Every college coach tells parents of recruits that he or she is more than just a teacher of sport, but a teacher of life lessons and skills, and a protector of children. Many coaches become parental figures to their athletes. The idea that a coach could witness child abuse, report it to a superior coach who then reports to administration, only for all parties to close the door close and look the other way is disheartening. At best, this situation became a game of “don’t ask, don’t tell.” At worst, a multi-layered coverup of lies and negligence that most likely enabled further abuse.
With Paterno being a sports icon in this country, it is natural for individuals and the media to shift their focus to him, asking what role the coach played and what consequences he should face. The truth is that he is just the tip of the iceberg.
It appears as though Paterno played a small role in this by choice, but given his powerful platform, could’ve played an essential part in in stopping a predator and saving children from suffering life-altering atrocities.
Between the athletic director, head coach, medical staff, academic counselors and even student tutors, a university athletic department is charged with caring for and supporting it’s athletes from top to bottom. The athletic department is responsible for ensuring the safety of every person’s most prized possession; their children. Even if the victims weren’t Penn State students, it is criminal and reprehensible to allow a suspected child abuser around the program’s athletes and on campus in general.
Nothing can undo the damage done to the alleged victims, but justice can be served in other ways. At minimum, resignation and jail time is appropriate for those who failed to comply with the law in this situation. Should a court find anyone from Penn State guilty of any charges, the University and it’s athletic program must be punished.
Maybe the football program disappears for 13 years, which is the amount of time that has passed since 1998, when former university VP Schultz told a grand jury he first learned of an investigation regarding sexual abuse on the Penn State campus by Sandusky. Perhaps the university should donate every penny earned by the football program in the last 13 years to various child abuse charities and child advocacy groups. At this point, Joe Paterno should be the least of Penn State’s worries.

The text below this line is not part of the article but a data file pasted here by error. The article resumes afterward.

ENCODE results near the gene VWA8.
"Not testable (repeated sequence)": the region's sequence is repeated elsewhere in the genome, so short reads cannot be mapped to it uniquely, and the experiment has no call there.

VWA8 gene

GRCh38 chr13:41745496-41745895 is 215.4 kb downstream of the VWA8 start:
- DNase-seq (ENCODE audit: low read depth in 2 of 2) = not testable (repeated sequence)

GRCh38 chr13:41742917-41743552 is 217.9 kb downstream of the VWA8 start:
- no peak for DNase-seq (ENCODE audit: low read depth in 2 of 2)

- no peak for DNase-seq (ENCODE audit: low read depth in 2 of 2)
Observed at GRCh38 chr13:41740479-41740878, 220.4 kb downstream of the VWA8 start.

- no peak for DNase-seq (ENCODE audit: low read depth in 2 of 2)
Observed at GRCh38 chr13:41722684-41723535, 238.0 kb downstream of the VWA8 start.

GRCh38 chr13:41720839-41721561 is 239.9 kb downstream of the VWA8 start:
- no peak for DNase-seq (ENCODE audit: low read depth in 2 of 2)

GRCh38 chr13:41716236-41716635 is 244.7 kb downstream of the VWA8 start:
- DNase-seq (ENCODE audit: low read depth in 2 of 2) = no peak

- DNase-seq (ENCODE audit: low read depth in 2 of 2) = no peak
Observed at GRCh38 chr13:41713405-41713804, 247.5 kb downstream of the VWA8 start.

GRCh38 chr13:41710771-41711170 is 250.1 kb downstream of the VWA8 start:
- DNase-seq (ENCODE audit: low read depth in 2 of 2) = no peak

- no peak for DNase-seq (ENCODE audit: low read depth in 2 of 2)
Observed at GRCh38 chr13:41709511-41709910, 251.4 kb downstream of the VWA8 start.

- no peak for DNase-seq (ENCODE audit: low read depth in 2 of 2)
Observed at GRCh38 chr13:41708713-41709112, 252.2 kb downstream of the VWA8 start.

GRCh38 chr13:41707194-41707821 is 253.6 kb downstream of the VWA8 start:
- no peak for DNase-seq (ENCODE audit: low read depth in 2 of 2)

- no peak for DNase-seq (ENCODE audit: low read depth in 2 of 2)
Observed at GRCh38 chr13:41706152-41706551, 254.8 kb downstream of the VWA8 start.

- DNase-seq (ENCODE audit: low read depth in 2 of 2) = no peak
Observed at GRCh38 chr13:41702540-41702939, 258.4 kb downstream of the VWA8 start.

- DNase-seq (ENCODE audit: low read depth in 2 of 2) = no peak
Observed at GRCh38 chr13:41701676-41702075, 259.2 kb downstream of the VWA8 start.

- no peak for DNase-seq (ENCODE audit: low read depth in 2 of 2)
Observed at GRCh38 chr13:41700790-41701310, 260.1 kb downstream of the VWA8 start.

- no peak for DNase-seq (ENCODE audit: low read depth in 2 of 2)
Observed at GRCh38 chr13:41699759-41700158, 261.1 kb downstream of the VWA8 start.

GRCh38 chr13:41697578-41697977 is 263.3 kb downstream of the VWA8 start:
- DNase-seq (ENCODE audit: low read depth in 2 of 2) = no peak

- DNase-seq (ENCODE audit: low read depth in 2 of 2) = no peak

For full details of the Jerry Sandusky abuse case and Penn State, click here: http://espn.go.com/college-football/story/_/id/7201952/penn-state-nittany-lions-tim-curley-takes-leave-gary-schultz-steps-amid-scandal
Before he was The Logo, Jerry West was an abused child, a source of anguish that followed him throughout his storied basketball career.
In an interview to air Tuesday night on HBO’s Real Sports With Bryant Gumble, the hall of famer’s description of his childhood was nightmarish, as West spoke of anger and low self esteem resulting from being beaten by his father. In his memoir which hits stores Wednesday, West by West: My Charmed, Tormented Life, West writes of his fathers beatings with a belt, saying, “It was brutal,” in the HBO interview.
West spoke of eventually standing up to his father, keeping a shotgun under his bed for protection, and his father’s death in the sit-down interview.
Currently an adviser to the Golden State Warriors, West told HBO that he gave up therapy, but takes Prozac and deals with the depression on his own.
Here’s what I found interesting. According to USA Today, “West says his depression never bothered him as a player during 14 seasons with the Los Angeles Lakers because he was so driven by a fear of failure. However, once the season ended, he would dwell on the defeats, including the Lakers’ six NBA Finals losses to the Boston Celtics.
“He wouldn’t speak for days at a time … It worried me,” Karen West says, adding that “Jerry doesn’t say ‘I love you.’… Maybe once a year.”
Sounds like the depression was there all along, it just manifested itself in different ways during various phases of West’s life.
We hear all kinds of ‘rags to riches’ stories regarding pro athletes, as many come from tough upbringings and use their athletic abilities as a way out. But I doubt most of us really think about just how deep and dark some motivations run. Every athlete is competitive by nature, driving their success, but the pressure West apparently put on himself seems unbearable.
The good news is that West says he has improved since leaving his job as Lakers general manager 10 years ago. He said, “I’m the luckiest person in the world.” Hopefully coming clean with his past will be therapeutic for West, who should be commended for publicly discussing the taboo topics that have so deeply impacted his life.